:targetthe element matching the current URL fragment (for inner navigation in the page)
:validform elements that validated client-side successfully
:visiteda link that’s been visited

Let’s do an example. A common one, actually. You want to style a link, so you create a CSS rule to target the a element:

a {
  color: yellow;
}

Things seem to work fine until you click one link. The link goes back to the predefined color (blue) when you click it. Then when you open the link and go back to the page, now the link is blue.

Why does that happen?

Because the link when clicked changes state, and goes into the :active state. And when it’s been visited, it is in the :visited state. Forever, until the user clears the browsing history.

So, to correctly make the link yellow across all states, you need to write

a,
a:visited,
a:active {
  color: yellow;
}

:nth-child() deserves a special mention. It can be used to target odd or even children with :nth-child(odd) and :nth-child(even).

It is commonly used in lists to color odd lines differently from even lines:

li:nth-child(odd) {
  color: white;
  background-color: black;
}

You can also use it to target the first 3 children of an element with :nth-child(-n+3). Or you can style 1 in every 5 elements with :nth-child(5n).

Some pseudo-classes are just used for printing, like :first, :left, :right, so you can target the first page, all the left pages, and all the right pages, which are usually styled slightly differently.

Pseudo element selectors

Pseudo-elements are used to style a specific part of an element.

They start with a double colon ::.

Sometimes you will spot them in the wild with a single colon, but this is only a syntax supported for backward compatibility reasons. You should use 2 colons to distinguish them from pseudo-classes.

::before and ::after are probably the most used pseudo-elements. They are used to add content before or after an element, like icons for example.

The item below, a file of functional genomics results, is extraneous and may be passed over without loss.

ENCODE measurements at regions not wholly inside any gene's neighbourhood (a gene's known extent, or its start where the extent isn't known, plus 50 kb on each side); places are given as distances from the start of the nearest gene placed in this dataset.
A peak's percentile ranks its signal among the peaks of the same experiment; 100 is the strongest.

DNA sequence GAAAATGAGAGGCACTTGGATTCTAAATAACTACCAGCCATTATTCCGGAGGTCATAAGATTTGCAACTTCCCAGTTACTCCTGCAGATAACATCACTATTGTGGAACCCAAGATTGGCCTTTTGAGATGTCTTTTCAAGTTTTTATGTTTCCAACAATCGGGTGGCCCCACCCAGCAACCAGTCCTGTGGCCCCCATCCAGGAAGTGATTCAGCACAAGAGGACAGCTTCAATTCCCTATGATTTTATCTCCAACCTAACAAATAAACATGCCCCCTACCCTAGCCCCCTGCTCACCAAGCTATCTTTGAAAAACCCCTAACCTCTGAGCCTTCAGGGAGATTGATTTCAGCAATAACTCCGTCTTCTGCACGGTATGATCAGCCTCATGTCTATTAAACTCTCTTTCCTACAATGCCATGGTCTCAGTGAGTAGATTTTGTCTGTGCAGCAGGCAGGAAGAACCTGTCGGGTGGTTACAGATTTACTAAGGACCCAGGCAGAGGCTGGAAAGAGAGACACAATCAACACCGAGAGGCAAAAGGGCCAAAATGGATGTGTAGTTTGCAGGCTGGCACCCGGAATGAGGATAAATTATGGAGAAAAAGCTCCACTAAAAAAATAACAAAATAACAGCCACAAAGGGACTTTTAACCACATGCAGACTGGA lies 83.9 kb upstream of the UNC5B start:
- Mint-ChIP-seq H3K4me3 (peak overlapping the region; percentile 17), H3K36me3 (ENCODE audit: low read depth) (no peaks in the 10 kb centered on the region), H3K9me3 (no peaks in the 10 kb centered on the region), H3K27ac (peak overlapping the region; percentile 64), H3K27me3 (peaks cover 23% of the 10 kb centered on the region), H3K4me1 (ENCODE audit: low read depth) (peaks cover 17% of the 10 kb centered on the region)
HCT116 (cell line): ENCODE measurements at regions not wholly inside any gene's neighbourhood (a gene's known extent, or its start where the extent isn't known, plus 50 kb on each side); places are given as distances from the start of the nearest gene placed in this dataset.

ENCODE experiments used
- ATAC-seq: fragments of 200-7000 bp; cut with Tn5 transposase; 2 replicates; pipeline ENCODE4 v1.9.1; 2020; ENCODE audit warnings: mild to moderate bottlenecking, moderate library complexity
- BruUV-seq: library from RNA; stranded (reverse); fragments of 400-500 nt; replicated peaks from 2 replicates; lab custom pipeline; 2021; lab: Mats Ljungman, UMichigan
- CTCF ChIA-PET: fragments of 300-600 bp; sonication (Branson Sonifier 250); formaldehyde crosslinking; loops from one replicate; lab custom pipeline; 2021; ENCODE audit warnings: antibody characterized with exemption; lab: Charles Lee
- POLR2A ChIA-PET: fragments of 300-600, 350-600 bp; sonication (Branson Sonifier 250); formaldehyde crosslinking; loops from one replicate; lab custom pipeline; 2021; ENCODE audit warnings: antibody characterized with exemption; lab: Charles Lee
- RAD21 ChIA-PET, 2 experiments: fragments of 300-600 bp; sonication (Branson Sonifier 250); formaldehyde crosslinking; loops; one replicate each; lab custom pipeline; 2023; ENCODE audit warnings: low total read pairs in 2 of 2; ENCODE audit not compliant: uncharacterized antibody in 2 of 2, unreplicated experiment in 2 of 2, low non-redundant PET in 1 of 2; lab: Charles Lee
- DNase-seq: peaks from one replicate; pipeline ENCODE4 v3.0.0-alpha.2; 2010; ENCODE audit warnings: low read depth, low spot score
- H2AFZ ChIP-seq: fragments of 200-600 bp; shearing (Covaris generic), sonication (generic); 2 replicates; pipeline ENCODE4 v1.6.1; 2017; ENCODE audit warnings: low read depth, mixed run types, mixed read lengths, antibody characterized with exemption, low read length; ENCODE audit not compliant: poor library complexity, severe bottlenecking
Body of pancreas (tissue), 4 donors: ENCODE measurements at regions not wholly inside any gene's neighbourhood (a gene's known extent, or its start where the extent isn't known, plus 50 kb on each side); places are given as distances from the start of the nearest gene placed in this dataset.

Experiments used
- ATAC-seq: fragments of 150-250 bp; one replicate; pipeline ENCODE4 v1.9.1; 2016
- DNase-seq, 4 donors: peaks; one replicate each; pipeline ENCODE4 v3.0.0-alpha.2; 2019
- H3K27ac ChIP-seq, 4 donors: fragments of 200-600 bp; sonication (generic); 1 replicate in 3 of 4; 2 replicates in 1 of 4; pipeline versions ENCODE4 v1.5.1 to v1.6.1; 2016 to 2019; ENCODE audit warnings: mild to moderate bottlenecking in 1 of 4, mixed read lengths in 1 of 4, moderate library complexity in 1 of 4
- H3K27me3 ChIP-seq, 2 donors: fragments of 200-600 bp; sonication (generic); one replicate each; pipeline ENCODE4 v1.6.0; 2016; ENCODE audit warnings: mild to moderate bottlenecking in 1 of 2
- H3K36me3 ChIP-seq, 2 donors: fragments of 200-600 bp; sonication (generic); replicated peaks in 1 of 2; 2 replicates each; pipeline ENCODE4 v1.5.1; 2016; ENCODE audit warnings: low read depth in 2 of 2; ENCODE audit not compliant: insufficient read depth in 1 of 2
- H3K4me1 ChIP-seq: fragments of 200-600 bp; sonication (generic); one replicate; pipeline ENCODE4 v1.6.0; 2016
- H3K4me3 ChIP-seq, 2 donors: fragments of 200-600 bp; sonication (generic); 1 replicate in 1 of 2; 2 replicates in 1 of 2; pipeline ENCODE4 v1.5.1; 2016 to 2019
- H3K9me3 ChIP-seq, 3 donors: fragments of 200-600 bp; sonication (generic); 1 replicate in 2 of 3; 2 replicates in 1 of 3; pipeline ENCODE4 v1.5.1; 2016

Here’s the list of the pseudo-elements:

::aftercreates a pseudo-element after the element
::beforecreates a pseudo-element before the element
::first-lettercan be used to style the first letter of a block of text
::first-linecan be used to style the first line of a block of text
::selectiontargets the text selected by the user

Let’s do an example. Say you want to make the first line of a paragraph slightly bigger in font size, a common thing in typography, using the font-size property:

p::first-line {
  font-size: 2rem;
}

Or maybe you want the first letter to be bolder, which you can do using the font-weight property:

p::first-letter {
  font-weight: bolder;
}

::after and ::before are a bit less intuitive. I remember using them when I had to add icons using CSS.

You specify the content property to insert any kind of content after or before an element:

p::before {
  content: url(/myimage.png);
}

.myElement::before {
  content: 'Hey Hey!';
}

Lessons in this unit:

0: Introduction
1: Colors
2: More selectors
3: Cascade
4: Specificity
5: Units
6: ▶︎ Advanced selectors
7: Typography
8: The box model
9: The display property
10: Responsive design
11: DEMO Create a simple design
Want to learn more? Check out our courses